In my last blog post “Don’t Just Read Shakespeare, Perform It!”, I encouraged other teachers to have students perform Shakespeare’s plays instead of simply reading them. I want students to enjoy Shakespeare, but I also want them to think about why the situations, themes, and characters in his plays have remained popular for hundreds of years.
Since we perform the play in class, students don’t have reading for homework. Instead, they complete an ongoing Shakespeare Soundtrack Project. Each night they take the scenes we’ve performed in class and pair each scene with a song. They have to write a paragraph analyzing how the song fits the scene. I encourage them to think about the following questions:
- Is there a theme present in the song that is also developed in the scene?
- Does the song describe a person who reminds you of a character in the scene?
- Are the emotions in that particular song reminiscent of the emotional state of the characters in the scene?
- Does the song mirror the action in the scene?
- Does the pacing of the song match the pacing in the scene?
Students must include quotes from both the play and the song (if there are lyrics) to support their analysis of how the song fits the scene. Instead of collecting their soundtracks on paper, I use my Schoology site and students post their analytical paragraphs to a shared discussion thread. This makes the activity more social and exciting because they can read and comment on each other’s song choices.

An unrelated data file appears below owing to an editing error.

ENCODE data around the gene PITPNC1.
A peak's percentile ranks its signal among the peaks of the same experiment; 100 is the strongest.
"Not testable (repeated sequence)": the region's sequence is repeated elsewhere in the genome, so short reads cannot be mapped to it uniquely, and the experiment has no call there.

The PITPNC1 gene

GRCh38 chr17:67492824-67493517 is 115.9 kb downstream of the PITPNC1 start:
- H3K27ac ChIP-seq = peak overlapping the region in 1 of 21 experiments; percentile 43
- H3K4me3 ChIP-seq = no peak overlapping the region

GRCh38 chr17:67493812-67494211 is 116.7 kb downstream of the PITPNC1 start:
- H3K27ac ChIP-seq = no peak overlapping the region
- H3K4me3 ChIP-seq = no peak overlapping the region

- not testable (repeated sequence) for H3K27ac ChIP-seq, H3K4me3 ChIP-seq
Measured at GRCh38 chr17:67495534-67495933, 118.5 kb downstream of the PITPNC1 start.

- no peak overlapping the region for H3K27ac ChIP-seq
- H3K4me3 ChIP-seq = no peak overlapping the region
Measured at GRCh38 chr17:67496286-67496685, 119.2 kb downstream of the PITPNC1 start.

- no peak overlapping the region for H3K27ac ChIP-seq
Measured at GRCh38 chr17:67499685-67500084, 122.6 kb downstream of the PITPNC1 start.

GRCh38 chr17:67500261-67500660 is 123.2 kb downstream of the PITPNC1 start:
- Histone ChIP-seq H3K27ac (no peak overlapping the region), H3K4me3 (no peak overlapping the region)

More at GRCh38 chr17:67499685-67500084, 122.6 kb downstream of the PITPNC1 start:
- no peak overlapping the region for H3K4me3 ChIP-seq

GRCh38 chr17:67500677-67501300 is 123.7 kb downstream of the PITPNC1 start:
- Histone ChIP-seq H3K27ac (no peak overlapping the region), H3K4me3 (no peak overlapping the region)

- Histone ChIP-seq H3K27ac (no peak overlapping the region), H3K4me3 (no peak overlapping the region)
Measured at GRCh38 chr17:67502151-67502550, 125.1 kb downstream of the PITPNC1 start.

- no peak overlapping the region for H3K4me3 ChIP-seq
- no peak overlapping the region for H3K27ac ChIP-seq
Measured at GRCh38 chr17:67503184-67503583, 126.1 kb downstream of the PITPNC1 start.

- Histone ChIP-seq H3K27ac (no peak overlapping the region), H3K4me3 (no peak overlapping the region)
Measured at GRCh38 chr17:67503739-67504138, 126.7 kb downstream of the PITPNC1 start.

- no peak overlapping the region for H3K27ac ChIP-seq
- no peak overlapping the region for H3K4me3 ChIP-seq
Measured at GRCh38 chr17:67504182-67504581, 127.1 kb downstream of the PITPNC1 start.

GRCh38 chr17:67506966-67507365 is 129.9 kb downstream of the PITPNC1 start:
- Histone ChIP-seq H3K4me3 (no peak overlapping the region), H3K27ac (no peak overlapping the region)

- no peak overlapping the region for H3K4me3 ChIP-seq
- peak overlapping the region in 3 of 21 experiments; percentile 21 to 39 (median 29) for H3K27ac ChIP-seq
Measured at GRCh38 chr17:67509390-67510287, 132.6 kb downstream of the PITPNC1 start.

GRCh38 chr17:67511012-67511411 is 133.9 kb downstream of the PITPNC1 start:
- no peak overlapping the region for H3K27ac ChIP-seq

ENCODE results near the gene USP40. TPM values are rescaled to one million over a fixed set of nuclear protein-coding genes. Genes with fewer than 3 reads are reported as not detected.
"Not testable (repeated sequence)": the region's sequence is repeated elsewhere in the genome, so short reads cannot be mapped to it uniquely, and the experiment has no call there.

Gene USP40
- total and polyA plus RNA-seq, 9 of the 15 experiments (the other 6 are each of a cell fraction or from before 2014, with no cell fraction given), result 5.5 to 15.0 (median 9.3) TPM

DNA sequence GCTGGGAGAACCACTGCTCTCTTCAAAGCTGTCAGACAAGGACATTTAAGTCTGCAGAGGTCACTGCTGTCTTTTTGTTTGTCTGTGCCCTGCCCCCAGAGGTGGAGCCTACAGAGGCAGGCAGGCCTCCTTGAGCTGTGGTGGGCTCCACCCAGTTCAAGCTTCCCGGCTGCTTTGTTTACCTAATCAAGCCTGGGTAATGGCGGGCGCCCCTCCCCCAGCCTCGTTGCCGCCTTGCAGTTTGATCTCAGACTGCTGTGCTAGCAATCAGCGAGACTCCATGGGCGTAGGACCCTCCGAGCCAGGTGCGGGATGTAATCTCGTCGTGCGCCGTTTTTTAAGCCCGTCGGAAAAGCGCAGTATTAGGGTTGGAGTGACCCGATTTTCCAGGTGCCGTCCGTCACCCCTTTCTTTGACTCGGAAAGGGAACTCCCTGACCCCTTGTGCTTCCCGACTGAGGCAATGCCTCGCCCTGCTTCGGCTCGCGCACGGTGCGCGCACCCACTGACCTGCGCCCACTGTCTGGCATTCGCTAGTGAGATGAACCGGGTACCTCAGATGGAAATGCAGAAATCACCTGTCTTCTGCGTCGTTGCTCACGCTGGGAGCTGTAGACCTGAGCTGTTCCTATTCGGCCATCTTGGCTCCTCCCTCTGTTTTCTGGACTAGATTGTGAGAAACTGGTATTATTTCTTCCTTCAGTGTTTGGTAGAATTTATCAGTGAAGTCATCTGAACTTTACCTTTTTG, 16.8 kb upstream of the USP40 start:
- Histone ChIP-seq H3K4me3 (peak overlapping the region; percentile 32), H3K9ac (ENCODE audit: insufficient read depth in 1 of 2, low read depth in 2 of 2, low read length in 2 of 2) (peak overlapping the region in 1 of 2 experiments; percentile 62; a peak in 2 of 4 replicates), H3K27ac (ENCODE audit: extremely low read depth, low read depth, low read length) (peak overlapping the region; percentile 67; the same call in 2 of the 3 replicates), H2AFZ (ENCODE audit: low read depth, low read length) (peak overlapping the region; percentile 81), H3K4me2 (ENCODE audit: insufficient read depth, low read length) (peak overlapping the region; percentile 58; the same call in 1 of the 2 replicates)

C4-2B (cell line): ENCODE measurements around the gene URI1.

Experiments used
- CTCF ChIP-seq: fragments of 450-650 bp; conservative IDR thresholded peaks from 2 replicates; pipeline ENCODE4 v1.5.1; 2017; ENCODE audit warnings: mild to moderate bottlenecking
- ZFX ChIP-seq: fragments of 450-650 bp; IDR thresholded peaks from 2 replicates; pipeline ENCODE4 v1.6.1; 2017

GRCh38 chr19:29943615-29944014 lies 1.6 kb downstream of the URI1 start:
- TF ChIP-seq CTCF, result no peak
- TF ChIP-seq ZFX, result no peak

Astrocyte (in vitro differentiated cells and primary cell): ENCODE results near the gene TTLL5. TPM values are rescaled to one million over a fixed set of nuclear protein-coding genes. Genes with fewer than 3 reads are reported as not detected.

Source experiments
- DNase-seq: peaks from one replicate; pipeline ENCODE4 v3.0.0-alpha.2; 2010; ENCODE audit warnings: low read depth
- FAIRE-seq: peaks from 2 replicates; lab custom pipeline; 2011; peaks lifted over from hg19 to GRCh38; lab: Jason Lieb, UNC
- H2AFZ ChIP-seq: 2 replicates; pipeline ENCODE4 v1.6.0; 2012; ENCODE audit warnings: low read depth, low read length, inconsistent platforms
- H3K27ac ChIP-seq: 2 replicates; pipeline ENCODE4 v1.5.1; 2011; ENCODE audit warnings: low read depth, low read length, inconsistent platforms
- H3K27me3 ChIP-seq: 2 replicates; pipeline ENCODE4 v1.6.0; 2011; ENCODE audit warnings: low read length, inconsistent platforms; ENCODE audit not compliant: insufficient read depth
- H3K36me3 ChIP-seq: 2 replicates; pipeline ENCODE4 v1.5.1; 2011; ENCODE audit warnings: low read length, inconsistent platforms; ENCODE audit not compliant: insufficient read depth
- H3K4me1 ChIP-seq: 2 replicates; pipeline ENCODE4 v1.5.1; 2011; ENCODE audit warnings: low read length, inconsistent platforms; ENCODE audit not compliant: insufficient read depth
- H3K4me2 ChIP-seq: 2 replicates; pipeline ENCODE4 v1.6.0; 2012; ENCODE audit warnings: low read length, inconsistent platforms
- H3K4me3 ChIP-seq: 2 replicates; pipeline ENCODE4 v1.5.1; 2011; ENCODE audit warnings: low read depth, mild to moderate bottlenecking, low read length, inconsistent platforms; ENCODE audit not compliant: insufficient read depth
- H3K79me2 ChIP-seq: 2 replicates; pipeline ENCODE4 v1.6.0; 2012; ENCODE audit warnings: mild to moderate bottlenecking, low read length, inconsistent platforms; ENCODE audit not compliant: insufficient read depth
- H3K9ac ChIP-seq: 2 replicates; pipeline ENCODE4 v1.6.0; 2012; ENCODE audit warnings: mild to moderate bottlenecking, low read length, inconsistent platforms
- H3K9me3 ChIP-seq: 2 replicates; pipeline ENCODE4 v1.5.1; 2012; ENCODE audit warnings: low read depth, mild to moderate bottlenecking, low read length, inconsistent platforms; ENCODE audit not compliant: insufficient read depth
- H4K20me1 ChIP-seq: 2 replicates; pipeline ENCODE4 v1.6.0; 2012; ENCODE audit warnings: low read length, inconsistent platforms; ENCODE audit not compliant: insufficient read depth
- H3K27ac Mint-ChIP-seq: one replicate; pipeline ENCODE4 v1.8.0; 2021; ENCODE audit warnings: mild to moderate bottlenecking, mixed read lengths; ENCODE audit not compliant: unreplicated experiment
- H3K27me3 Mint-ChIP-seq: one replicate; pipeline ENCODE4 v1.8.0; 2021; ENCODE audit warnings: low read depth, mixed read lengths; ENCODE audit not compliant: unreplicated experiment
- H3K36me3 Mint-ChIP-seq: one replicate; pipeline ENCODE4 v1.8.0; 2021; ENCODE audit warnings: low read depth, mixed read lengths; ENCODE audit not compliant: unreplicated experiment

Below is a screenshot of our soundtrack project for the Prologue in Romeo and Juliet.
Most students love music, which makes this project a fun challenge for them. I love that they are analyzing the play and supporting their statements with textual evidence. It’s a win-win!
Click here to view a Google document with a description of the project and some fun extra-credit ideas. If you have a Gmail address, simply log into your account then click “File” at the top of this document. Select “Make a copy” and it will automatically save in your Google Drive.